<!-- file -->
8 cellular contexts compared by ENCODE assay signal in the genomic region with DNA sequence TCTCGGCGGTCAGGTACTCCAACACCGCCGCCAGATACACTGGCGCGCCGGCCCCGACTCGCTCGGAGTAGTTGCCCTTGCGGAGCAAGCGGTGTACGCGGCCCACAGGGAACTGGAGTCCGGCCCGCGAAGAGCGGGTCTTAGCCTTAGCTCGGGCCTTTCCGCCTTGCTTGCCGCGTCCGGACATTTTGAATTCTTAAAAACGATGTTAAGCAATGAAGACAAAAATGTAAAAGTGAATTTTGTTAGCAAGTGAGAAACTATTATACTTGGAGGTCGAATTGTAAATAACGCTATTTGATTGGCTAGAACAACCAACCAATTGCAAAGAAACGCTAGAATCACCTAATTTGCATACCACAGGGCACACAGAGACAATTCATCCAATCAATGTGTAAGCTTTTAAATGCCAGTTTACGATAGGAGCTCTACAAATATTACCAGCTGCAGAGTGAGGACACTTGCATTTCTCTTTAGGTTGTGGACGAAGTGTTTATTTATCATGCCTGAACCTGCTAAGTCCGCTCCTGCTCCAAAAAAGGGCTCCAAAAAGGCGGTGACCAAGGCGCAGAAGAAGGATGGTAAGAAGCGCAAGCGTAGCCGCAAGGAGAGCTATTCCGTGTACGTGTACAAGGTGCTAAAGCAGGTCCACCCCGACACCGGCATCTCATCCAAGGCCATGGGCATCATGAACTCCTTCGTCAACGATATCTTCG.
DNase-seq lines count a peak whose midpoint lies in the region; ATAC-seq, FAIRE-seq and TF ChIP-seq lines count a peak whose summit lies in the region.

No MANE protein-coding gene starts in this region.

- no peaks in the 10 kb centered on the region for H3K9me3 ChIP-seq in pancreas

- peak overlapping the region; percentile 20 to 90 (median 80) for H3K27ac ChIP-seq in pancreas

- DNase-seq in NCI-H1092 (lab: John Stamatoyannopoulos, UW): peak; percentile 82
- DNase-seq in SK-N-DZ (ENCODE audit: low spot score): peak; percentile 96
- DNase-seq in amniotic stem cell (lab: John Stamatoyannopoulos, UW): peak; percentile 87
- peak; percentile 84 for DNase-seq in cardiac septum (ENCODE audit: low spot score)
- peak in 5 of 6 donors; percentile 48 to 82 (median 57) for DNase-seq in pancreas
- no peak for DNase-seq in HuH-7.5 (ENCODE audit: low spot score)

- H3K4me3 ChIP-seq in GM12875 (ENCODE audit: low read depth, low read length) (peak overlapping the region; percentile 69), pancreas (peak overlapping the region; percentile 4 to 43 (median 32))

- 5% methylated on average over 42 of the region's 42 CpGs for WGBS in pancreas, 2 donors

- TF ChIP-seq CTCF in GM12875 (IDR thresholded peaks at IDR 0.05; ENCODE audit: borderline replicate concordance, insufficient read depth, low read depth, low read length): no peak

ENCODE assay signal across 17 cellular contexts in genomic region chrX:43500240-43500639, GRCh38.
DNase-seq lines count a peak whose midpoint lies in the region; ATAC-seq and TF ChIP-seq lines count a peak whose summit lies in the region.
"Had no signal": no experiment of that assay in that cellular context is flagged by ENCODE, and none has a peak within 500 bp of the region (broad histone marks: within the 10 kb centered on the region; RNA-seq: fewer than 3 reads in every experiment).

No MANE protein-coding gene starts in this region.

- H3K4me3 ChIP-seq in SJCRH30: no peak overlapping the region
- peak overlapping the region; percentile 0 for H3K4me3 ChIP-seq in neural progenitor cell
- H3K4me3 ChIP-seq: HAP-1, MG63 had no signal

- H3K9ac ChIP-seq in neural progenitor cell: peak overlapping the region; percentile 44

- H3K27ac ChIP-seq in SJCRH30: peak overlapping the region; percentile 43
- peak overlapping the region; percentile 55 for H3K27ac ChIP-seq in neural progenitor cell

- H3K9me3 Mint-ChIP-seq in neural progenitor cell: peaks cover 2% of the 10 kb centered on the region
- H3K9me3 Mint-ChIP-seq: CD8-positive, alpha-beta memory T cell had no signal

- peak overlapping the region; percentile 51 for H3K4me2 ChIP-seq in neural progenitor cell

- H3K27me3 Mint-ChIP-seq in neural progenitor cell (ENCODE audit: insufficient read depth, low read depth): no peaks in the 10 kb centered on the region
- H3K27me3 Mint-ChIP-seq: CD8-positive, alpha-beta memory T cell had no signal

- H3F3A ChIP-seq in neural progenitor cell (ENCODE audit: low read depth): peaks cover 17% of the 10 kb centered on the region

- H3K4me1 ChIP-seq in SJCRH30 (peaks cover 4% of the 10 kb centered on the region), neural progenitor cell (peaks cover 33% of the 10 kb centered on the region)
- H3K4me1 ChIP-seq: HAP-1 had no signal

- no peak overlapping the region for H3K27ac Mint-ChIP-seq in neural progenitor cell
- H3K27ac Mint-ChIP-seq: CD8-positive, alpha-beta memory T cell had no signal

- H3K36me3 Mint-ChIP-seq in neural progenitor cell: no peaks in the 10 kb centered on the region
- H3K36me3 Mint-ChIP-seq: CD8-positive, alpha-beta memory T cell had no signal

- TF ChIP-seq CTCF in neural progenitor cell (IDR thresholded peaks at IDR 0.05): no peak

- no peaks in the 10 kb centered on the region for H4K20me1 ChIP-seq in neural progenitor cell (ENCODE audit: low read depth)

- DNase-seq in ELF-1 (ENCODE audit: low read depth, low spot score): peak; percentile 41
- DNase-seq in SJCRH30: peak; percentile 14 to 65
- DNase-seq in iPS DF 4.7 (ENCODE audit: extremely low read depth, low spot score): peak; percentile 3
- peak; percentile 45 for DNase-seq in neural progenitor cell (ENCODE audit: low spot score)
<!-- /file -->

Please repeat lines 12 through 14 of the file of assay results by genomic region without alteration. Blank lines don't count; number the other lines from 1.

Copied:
- H3K4me3 ChIP-seq in GM12875 (ENCODE audit: low read depth, low read length) (peak overlapping the region; percentile 69), pancreas (peak overlapping the region; percentile 4 to 43 (median 32))

- 5% methylated on average over 42 of the region's 42 CpGs for WGBS in pancreas, 2 donors

- TF ChIP-seq CTCF in GM12875 (IDR thresholded peaks at IDR 0.05; ENCODE audit: borderline replicate concordance, insufficient read depth, low read depth, low read length): no peak